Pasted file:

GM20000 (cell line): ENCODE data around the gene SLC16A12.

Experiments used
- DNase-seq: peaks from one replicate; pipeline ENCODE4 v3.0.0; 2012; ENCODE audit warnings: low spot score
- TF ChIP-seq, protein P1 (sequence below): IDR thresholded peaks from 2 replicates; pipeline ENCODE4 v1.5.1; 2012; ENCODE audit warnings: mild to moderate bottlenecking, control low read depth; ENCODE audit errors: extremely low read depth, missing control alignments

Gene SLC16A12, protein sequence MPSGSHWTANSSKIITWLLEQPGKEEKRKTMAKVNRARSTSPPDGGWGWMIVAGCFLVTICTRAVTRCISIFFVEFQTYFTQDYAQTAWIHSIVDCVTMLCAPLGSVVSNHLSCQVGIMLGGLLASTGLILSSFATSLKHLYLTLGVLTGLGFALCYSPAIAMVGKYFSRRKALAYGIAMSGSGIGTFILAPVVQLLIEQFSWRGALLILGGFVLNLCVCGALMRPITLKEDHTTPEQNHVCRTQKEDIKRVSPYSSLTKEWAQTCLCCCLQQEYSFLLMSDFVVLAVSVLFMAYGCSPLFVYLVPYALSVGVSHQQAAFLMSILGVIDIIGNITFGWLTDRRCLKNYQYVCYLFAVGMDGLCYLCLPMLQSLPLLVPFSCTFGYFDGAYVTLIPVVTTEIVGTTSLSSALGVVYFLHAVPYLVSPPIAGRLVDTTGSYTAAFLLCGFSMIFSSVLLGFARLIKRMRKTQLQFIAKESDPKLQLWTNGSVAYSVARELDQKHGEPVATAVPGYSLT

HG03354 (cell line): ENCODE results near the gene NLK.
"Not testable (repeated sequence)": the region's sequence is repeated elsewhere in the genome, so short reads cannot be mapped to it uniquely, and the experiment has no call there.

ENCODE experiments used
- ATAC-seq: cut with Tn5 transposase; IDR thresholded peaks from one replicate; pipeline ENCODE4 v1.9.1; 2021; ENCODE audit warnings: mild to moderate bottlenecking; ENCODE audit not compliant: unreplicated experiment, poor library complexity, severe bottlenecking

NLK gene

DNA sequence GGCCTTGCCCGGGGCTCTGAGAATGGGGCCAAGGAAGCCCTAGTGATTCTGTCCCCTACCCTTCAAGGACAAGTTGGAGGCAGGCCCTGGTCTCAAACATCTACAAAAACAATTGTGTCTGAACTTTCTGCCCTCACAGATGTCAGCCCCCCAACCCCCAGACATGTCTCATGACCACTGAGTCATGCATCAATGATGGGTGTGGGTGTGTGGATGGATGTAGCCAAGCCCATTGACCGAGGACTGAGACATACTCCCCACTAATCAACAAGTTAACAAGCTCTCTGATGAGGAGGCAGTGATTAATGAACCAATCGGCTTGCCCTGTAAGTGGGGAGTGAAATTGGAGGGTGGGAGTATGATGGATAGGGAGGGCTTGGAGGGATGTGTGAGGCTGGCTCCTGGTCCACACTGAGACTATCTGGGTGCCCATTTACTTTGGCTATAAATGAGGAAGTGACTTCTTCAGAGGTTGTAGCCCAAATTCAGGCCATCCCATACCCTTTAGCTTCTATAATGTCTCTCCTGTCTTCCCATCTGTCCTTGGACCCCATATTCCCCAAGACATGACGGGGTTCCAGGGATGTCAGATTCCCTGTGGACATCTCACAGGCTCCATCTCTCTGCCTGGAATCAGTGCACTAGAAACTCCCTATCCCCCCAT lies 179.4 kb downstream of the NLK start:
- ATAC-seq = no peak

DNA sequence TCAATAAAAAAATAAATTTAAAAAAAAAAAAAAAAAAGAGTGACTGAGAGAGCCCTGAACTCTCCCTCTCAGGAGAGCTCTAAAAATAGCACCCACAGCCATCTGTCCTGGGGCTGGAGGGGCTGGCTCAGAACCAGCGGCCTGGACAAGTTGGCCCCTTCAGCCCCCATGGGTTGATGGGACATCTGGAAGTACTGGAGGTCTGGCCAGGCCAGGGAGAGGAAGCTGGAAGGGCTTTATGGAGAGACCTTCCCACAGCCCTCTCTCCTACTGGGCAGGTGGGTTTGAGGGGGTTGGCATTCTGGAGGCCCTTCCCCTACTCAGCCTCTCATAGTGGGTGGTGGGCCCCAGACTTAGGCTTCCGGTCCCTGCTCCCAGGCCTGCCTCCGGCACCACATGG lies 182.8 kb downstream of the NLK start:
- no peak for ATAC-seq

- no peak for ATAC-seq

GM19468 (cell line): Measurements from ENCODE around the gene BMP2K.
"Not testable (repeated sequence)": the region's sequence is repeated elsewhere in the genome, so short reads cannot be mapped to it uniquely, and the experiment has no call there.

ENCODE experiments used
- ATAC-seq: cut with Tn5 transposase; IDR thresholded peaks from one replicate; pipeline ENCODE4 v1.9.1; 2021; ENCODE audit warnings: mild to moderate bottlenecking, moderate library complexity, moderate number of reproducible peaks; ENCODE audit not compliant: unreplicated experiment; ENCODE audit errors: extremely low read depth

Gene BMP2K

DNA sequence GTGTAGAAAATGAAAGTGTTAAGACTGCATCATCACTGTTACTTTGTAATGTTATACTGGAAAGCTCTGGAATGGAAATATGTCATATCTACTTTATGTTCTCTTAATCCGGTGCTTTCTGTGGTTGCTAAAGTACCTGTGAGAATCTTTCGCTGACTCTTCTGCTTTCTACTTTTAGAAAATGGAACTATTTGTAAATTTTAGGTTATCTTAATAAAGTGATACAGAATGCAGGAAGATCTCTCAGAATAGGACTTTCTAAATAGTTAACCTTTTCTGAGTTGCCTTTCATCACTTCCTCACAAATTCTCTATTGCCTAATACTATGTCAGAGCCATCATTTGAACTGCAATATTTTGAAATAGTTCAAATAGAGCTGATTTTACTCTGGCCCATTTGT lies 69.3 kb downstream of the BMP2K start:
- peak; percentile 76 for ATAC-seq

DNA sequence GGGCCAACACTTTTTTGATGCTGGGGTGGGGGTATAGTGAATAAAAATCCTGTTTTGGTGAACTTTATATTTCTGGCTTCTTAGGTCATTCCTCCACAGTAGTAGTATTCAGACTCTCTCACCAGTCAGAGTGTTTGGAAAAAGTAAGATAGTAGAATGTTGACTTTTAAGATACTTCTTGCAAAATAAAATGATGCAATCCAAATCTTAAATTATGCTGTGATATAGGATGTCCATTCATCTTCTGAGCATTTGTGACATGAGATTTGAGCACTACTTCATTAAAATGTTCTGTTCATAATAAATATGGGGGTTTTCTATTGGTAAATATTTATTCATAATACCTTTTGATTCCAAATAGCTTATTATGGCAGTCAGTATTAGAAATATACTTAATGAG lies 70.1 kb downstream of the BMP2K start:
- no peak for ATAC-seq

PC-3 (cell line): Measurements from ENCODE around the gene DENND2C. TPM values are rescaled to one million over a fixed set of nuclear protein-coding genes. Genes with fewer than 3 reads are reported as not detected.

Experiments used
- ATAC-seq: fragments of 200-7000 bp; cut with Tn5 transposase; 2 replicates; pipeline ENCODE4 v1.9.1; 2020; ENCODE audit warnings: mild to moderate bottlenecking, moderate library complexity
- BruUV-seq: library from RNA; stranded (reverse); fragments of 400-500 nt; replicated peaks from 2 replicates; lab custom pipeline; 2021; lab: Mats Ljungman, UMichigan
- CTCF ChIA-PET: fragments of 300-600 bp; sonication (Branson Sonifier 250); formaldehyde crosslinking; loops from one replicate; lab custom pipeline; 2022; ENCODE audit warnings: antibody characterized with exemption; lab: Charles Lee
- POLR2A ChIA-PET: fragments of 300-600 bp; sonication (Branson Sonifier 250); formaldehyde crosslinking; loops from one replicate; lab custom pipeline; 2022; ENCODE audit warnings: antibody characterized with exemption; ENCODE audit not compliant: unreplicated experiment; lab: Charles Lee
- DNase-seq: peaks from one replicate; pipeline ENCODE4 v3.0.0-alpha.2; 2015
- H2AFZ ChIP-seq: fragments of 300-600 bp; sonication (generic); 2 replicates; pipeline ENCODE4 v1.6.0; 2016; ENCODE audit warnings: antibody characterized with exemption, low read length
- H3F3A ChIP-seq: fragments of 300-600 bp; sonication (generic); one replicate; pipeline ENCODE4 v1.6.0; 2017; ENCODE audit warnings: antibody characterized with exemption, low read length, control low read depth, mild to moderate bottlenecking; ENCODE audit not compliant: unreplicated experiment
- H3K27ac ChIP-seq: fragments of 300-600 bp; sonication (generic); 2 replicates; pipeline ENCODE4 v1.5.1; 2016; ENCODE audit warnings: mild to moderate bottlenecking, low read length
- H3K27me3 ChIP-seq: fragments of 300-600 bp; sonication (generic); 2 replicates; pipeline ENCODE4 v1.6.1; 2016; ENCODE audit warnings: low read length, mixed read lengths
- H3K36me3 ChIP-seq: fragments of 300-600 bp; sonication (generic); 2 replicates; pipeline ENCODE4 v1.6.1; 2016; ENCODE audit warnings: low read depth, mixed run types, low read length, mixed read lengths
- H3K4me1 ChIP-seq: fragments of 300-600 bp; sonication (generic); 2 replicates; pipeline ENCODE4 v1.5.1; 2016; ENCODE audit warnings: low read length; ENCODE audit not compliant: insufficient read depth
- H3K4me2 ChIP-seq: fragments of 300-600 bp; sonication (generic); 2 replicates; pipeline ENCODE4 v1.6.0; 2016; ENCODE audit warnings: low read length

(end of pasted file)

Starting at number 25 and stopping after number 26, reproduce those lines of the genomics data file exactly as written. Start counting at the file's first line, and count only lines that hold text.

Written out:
PC-3 (cell line): Measurements from ENCODE around the gene DENND2C. TPM values are rescaled to one million over a fixed set of nuclear protein-coding genes. Genes with fewer than 3 reads are reported as not detected.

Experiments used